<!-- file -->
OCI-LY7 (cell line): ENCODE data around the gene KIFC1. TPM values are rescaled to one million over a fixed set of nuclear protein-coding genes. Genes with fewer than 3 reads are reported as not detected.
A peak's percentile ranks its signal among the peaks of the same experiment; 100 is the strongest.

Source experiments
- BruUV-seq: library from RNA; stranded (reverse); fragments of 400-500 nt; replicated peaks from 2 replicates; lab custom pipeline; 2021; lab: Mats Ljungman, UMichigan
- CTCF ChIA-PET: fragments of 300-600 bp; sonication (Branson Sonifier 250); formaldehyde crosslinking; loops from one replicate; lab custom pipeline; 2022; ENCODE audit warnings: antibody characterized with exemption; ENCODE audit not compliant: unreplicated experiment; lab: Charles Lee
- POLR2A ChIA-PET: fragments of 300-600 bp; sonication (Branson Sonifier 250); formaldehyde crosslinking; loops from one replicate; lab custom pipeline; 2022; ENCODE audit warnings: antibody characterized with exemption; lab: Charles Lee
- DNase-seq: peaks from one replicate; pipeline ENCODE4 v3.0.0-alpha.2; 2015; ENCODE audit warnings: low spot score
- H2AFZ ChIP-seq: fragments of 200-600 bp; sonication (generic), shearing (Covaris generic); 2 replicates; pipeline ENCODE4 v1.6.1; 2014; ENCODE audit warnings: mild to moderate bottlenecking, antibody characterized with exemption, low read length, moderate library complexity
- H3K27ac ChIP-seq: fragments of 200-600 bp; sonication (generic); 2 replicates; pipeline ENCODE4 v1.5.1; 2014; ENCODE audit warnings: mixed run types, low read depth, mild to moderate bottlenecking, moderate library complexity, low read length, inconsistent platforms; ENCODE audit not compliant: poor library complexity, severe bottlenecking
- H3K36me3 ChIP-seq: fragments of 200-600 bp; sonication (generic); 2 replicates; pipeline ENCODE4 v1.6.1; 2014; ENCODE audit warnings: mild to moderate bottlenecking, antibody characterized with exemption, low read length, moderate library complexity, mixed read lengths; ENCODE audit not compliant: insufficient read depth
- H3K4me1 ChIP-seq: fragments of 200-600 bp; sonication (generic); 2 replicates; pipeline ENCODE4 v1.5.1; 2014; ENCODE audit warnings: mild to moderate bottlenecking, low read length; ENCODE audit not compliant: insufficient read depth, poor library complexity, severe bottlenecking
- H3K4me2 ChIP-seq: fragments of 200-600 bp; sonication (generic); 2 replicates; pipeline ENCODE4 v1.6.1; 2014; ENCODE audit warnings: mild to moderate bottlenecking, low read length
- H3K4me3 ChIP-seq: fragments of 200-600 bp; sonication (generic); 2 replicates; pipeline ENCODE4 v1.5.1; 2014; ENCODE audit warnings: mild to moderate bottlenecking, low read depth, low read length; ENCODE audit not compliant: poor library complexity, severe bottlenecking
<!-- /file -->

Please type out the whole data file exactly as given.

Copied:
OCI-LY7 (cell line): ENCODE data around the gene KIFC1. TPM values are rescaled to one million over a fixed set of nuclear protein-coding genes. Genes with fewer than 3 reads are reported as not detected.
A peak's percentile ranks its signal among the peaks of the same experiment; 100 is the strongest.

Source experiments
- BruUV-seq: library from RNA; stranded (reverse); fragments of 400-500 nt; replicated peaks from 2 replicates; lab custom pipeline; 2021; lab: Mats Ljungman, UMichigan
- CTCF ChIA-PET: fragments of 300-600 bp; sonication (Branson Sonifier 250); formaldehyde crosslinking; loops from one replicate; lab custom pipeline; 2022; ENCODE audit warnings: antibody characterized with exemption; ENCODE audit not compliant: unreplicated experiment; lab: Charles Lee
- POLR2A ChIA-PET: fragments of 300-600 bp; sonication (Branson Sonifier 250); formaldehyde crosslinking; loops from one replicate; lab custom pipeline; 2022; ENCODE audit warnings: antibody characterized with exemption; lab: Charles Lee
- DNase-seq: peaks from one replicate; pipeline ENCODE4 v3.0.0-alpha.2; 2015; ENCODE audit warnings: low spot score
- H2AFZ ChIP-seq: fragments of 200-600 bp; sonication (generic), shearing (Covaris generic); 2 replicates; pipeline ENCODE4 v1.6.1; 2014; ENCODE audit warnings: mild to moderate bottlenecking, antibody characterized with exemption, low read length, moderate library complexity
- H3K27ac ChIP-seq: fragments of 200-600 bp; sonication (generic); 2 replicates; pipeline ENCODE4 v1.5.1; 2014; ENCODE audit warnings: mixed run types, low read depth, mild to moderate bottlenecking, moderate library complexity, low read length, inconsistent platforms; ENCODE audit not compliant: poor library complexity, severe bottlenecking
- H3K36me3 ChIP-seq: fragments of 200-600 bp; sonication (generic); 2 replicates; pipeline ENCODE4 v1.6.1; 2014; ENCODE audit warnings: mild to moderate bottlenecking, antibody characterized with exemption, low read length, moderate library complexity, mixed read lengths; ENCODE audit not compliant: insufficient read depth
- H3K4me1 ChIP-seq: fragments of 200-600 bp; sonication (generic); 2 replicates; pipeline ENCODE4 v1.5.1; 2014; ENCODE audit warnings: mild to moderate bottlenecking, low read length; ENCODE audit not compliant: insufficient read depth, poor library complexity, severe bottlenecking
- H3K4me2 ChIP-seq: fragments of 200-600 bp; sonication (generic); 2 replicates; pipeline ENCODE4 v1.6.1; 2014; ENCODE audit warnings: mild to moderate bottlenecking, low read length
- H3K4me3 ChIP-seq: fragments of 200-600 bp; sonication (generic); 2 replicates; pipeline ENCODE4 v1.5.1; 2014; ENCODE audit warnings: mild to moderate bottlenecking, low read depth, low read length; ENCODE audit not compliant: poor library complexity, severe bottlenecking